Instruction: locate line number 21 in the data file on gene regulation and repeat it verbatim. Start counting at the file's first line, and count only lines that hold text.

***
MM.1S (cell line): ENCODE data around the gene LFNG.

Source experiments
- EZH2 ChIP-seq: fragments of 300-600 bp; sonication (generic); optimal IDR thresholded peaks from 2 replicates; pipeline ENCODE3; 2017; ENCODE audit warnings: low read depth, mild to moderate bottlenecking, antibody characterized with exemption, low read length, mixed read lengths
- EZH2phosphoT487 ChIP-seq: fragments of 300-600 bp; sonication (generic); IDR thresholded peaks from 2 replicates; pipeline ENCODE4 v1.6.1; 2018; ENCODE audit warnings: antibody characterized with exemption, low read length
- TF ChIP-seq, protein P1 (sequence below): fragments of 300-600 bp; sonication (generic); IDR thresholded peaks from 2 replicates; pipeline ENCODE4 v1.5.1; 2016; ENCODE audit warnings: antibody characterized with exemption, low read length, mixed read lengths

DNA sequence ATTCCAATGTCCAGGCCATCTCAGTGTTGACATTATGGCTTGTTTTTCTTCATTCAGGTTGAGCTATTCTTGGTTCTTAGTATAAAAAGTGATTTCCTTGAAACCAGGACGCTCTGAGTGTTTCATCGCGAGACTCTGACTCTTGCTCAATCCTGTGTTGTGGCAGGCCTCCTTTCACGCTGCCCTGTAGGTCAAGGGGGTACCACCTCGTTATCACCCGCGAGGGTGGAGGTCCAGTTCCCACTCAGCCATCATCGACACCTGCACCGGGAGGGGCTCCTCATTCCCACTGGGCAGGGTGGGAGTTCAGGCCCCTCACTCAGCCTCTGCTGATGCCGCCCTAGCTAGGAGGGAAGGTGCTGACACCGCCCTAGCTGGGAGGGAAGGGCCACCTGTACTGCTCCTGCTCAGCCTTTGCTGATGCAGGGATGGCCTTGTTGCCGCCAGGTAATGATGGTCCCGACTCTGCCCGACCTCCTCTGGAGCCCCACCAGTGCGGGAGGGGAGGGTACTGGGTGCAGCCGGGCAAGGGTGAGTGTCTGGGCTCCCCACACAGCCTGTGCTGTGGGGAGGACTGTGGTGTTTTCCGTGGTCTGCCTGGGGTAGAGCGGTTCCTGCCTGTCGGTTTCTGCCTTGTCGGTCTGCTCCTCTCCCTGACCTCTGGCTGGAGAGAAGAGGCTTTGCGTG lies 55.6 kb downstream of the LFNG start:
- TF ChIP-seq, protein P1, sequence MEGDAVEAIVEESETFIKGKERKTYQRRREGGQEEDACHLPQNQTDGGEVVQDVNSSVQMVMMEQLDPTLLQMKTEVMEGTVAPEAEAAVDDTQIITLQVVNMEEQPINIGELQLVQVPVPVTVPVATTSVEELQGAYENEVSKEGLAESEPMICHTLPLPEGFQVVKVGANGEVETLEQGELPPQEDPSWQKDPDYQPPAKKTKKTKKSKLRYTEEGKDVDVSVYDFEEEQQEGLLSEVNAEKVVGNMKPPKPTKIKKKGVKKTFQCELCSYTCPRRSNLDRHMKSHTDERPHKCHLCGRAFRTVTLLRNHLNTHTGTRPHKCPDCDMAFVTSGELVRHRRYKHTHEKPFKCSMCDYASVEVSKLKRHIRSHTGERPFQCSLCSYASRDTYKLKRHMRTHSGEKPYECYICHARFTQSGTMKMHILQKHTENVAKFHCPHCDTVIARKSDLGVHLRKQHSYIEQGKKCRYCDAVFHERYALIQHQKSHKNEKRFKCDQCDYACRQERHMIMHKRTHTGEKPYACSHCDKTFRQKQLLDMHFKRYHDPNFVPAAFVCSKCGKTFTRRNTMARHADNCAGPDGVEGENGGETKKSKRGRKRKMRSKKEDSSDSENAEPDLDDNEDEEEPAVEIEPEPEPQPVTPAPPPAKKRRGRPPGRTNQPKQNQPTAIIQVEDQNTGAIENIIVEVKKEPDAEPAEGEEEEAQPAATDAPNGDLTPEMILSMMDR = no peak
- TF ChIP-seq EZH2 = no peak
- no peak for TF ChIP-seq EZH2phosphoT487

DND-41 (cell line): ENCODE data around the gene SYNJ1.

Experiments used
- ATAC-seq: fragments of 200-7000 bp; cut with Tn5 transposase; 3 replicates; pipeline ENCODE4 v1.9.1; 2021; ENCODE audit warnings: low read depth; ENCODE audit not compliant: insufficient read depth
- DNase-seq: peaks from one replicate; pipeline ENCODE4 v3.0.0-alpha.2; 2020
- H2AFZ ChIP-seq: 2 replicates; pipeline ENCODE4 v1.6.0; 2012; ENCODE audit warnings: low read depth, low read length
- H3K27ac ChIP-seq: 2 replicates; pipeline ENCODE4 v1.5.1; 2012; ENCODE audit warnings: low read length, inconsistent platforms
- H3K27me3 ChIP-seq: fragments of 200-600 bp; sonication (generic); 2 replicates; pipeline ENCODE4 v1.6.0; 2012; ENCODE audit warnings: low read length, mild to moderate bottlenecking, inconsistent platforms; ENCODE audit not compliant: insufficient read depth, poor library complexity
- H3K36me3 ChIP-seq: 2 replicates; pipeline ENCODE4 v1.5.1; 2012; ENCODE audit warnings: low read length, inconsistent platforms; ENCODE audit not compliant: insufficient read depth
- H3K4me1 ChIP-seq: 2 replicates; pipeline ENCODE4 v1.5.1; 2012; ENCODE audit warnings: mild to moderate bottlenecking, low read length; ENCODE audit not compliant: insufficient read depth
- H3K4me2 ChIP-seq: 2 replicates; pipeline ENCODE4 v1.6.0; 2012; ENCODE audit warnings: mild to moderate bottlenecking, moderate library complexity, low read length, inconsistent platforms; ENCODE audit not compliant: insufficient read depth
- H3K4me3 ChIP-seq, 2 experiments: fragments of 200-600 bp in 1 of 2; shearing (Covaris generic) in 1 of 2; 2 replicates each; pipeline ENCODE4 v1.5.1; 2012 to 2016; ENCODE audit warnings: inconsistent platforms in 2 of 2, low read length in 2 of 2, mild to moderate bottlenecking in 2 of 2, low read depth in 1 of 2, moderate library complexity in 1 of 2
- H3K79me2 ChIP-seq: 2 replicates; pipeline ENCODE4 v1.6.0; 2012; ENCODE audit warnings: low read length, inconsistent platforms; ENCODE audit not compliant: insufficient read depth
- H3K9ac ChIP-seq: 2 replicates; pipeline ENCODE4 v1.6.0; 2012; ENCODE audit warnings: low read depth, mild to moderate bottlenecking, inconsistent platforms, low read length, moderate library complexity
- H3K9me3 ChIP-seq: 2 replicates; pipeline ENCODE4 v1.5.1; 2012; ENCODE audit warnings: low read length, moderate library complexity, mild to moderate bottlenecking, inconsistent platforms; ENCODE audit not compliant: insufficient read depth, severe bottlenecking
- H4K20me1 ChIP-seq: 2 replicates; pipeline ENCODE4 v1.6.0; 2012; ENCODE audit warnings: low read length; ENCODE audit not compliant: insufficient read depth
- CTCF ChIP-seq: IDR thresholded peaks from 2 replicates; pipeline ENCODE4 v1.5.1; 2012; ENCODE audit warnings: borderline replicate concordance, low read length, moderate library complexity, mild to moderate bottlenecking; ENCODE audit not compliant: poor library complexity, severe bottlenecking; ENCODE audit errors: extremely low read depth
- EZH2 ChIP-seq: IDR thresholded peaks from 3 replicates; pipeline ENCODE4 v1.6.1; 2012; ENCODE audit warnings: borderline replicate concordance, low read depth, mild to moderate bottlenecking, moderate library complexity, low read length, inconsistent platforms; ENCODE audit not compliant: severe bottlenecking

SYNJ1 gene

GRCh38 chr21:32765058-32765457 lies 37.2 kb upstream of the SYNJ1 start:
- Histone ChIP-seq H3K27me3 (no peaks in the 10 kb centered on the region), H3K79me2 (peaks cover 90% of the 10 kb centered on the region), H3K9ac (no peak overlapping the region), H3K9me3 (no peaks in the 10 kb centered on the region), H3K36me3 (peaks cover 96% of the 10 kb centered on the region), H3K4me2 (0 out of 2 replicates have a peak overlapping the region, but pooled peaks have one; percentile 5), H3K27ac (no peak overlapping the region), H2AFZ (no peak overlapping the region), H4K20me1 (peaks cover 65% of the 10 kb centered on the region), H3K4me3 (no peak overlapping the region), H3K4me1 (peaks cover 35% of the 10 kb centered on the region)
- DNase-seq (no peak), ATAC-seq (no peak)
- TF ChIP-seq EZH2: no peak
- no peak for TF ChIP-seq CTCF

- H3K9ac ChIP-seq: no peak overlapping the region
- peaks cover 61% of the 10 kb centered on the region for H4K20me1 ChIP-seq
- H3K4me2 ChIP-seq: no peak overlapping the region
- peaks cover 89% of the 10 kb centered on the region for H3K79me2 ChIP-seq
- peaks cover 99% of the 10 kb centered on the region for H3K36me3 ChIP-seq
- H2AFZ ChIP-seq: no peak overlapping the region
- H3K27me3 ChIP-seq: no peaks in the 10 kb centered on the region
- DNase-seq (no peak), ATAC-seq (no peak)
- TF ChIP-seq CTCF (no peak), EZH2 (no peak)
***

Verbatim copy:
- H3K79me2 ChIP-seq: 2 replicates; pipeline ENCODE4 v1.6.0; 2012; ENCODE audit warnings: low read length, inconsistent platforms; ENCODE audit not compliant: insufficient read depth